Cooking Apple Butter at Yucaipa's Festival

 

Riley's at Los Rios Rancho, 39611 Oak Glen Rd. #13, Yucaipa, CA. 92399. Call: (909) 797-1005. losriosrancho.com

 

 

Cooking apple butter in the photo above, an outdoor demonstration is held each year after the fall apple harvest season at a commercial apple ranch in Yucaipa, California. Rileys at Los Rios Rancho holds an annual Apple Butter Festival on Thanksgiving weekend.


So you love apple butterr? Do you know that you can make it yourself, if you are so inclined? After purchasing a few expensive jars of apple butter in a gourmet shop, you may want to try cooking some...but maybe you don't know how. At an annual event, Apple Butter Festival, you can learn how to make it yourself, thanks to live demonstrations.


Apple growing in America before European settlement was minimal, but New England settlers imported and cultivated the comfort foods from their homeland...apples, honey and a variety of grape vines for wine, to name a few.  Over 7,000  apple varieties exist and in California ranches and farms such as Rileys at Rancho Los Rios guests can pick their own apples during the growing season, with up to 20 varieties available. In November when the apples are usually finished for the growing season, a special event at Rileys celebrates the use of apples from the farm. Timed with Thanksgiving, an event that honors the early American settlers, the Apple Butter Festival teaches youth and adults how to make apple butter, offers samples, and includes an incredible hoedown representative of farm communities' celebrations in a big barn with a small band and dancing.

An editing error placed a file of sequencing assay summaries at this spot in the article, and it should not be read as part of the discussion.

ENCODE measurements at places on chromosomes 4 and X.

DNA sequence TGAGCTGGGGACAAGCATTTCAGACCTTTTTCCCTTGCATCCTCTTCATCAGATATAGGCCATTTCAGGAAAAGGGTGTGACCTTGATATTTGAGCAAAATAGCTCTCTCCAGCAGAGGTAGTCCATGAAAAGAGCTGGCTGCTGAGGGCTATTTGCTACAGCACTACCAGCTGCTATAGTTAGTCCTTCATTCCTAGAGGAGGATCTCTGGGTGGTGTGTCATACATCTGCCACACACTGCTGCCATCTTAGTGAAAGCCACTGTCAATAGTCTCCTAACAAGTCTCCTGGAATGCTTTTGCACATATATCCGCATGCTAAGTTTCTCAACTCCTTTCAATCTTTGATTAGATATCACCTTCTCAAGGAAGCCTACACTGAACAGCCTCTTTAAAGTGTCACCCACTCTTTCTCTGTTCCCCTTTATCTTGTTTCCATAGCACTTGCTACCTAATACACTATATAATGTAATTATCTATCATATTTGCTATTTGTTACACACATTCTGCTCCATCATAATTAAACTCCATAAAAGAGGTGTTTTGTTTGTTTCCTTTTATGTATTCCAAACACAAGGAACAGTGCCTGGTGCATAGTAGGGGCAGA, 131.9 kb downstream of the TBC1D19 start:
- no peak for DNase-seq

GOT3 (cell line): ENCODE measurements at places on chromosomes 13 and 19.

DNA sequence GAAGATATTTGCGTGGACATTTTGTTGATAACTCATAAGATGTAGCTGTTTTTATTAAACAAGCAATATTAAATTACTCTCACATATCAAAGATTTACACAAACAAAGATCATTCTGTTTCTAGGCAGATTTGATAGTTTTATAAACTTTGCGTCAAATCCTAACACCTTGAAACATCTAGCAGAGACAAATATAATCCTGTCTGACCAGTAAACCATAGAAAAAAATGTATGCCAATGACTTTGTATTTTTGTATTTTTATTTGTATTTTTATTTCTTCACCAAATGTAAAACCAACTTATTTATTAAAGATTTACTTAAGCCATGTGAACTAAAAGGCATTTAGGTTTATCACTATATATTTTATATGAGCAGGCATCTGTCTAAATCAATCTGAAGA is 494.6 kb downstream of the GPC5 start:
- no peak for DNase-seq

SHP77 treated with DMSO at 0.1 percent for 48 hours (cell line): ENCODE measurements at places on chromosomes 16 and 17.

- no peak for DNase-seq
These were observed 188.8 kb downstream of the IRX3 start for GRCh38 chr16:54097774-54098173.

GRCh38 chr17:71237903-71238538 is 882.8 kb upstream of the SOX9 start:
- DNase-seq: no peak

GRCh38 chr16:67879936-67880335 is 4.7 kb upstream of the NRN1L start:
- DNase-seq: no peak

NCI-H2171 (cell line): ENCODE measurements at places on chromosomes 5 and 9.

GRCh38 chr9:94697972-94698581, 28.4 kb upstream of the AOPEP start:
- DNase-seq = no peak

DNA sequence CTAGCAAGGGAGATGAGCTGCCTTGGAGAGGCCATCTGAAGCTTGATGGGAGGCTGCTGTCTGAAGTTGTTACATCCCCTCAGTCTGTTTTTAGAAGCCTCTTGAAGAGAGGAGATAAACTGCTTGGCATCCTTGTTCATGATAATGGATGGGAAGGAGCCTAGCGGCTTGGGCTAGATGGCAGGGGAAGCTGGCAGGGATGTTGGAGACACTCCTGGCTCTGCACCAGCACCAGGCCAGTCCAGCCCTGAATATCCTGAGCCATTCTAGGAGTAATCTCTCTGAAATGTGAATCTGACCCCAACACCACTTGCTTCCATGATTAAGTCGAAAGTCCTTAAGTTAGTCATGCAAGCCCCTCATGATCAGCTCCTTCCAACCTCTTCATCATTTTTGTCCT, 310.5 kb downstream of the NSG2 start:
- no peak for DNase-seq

Apple consumption benefits cardiovascular, respiratory, digestive, and immune system health with antioxidant polyphenols, quercetin, and pectin, a soluble fiber with gentle yet highly effective cleansing properties.


There are countless recipes for making apple butter. Some of the simpler recipes utilize apple sauce that you can purchase, then cook into the dark, smooth sauce. In fact, apple butter is concentrated apple sauce to the point where the sugar in the apples caramelizes. When that process begins, apples and the apple sauce content turns deep brown and takes on a thicker, smoother consistency, thus the name "butter". Apple butter contains no butter, however. Usually seasoned with cinnamon and cloves, apple butter can be spread on buttered toast, used as a side dish, an ingredient in baked goods, or as a condiment.


What you need to make apple butter includes 4 1/2 lbs. apples, peeled and cut into chunks (the sweeter, the better so you can forget the sugar), sugar if you can't get the sweet apples, apple cider for cooking and cinnamon.
(we used Granny Smith apples)
4 c. sugar
1/3 c. apple cider
1/2 tsp. cinnamon

Peel and cut up 3 quarts of apples or about 5 pounds of apples. In a crockpot, pour the apple cider onto the apples. If you plan to use sugar, also include it.  Add the cinnamon and stir to combine.

Cover and cook on high for about 3 hours. Turn the heat down to low, and cook for  8 to 10 hours. The apples should be very soft and there will be a substantial amount of juice. Next, place apples and juices in a blender or food processor. Don't fill more than half. Process apples until smooth, allowing for steam to escape while processing. Continue blending until all apples have been processed, placing the smooth mix in a bowl. Return the mixture to the crockpot. Cook uncovered on high until the apple butter is thick. This process takes approx. 1 to 3 hours. After it cools, containerize and refrigerate it for delicious dining.